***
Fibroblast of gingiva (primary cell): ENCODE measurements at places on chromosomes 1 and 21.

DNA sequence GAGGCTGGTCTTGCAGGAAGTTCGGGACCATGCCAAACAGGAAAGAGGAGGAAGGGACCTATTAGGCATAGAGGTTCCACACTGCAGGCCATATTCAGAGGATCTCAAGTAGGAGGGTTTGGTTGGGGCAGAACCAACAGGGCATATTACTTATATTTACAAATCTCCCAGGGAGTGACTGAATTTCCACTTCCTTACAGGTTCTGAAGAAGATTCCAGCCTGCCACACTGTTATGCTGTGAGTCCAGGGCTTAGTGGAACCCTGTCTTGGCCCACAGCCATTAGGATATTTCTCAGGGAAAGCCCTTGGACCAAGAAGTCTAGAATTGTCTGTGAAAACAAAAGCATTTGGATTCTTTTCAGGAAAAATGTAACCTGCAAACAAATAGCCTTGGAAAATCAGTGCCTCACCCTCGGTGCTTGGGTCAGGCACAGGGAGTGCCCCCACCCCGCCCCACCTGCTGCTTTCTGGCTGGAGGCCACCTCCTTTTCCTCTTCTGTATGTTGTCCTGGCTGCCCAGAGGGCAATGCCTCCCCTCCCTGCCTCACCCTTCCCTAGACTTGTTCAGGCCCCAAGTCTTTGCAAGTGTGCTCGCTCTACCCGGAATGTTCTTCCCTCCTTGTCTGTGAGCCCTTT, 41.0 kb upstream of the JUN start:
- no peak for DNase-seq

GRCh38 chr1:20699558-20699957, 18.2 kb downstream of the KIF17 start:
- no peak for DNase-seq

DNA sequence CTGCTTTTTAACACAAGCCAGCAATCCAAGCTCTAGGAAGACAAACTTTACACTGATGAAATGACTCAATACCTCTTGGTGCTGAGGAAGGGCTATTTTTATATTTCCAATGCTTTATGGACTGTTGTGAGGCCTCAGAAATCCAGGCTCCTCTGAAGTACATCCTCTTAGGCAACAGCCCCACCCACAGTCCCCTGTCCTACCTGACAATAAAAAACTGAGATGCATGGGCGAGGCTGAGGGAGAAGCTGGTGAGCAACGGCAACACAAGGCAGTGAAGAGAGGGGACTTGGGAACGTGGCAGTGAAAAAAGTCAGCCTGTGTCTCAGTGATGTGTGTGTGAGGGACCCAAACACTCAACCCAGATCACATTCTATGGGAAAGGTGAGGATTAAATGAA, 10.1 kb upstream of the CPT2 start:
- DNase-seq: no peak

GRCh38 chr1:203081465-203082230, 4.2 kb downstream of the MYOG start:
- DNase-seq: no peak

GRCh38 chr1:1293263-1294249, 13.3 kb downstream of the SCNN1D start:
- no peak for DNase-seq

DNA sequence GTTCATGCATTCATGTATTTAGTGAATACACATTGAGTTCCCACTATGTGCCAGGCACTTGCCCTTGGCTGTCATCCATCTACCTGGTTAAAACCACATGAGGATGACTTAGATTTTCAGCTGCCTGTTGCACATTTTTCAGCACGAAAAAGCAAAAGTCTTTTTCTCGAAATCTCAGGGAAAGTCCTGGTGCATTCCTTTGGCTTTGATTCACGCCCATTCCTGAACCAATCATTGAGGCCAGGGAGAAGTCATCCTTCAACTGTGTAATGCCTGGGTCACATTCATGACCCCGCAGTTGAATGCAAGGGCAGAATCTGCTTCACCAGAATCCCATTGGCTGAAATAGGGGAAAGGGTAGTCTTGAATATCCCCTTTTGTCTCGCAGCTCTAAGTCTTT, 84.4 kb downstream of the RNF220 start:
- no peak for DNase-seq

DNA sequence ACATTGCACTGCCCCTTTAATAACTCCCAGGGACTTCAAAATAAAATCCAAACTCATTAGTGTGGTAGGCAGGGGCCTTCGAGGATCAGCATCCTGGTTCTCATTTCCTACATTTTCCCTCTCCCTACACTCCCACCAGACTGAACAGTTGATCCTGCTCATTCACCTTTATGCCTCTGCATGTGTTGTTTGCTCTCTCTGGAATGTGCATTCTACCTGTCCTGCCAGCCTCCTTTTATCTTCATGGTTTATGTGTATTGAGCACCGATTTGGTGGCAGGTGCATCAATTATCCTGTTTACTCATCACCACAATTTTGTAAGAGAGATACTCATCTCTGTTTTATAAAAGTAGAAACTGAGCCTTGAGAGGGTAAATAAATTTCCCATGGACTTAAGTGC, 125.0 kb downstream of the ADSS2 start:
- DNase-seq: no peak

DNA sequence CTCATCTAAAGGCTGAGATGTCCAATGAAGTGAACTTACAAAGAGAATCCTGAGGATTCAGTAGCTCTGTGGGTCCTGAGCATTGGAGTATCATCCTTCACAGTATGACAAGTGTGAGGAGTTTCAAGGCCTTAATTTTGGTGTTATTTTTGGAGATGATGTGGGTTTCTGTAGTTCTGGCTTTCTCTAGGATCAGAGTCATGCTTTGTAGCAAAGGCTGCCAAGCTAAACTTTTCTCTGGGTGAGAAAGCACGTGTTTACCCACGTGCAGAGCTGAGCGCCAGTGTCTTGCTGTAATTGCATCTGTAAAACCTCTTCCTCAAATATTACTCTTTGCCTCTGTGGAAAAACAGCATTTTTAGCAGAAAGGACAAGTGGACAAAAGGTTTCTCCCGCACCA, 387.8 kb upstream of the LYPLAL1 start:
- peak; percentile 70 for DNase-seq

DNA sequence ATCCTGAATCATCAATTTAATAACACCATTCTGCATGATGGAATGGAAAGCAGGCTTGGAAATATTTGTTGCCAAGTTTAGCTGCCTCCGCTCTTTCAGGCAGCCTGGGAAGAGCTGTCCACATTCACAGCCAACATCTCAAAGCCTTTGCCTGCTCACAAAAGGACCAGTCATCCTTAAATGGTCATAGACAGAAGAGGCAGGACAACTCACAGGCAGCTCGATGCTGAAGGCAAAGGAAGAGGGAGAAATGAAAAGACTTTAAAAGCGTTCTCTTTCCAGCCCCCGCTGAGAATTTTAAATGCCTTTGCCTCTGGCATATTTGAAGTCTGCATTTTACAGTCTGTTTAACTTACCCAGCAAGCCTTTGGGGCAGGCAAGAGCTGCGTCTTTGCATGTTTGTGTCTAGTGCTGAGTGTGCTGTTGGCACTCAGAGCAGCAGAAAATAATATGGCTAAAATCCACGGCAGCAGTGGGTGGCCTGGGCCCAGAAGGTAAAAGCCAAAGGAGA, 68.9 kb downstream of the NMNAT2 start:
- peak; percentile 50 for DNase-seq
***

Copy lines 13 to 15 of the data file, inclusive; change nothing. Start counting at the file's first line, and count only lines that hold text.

- no peak for DNase-seq

DNA sequence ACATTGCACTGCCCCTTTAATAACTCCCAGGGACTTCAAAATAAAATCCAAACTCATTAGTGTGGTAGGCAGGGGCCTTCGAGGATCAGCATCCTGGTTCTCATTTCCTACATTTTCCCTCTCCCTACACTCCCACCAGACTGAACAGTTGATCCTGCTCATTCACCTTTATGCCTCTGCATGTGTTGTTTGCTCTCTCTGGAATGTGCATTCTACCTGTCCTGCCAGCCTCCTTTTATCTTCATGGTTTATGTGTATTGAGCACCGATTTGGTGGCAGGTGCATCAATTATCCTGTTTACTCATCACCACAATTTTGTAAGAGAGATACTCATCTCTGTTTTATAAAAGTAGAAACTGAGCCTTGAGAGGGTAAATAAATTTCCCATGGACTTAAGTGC, 125.0 kb downstream of the ADSS2 start:
- DNase-seq: no peak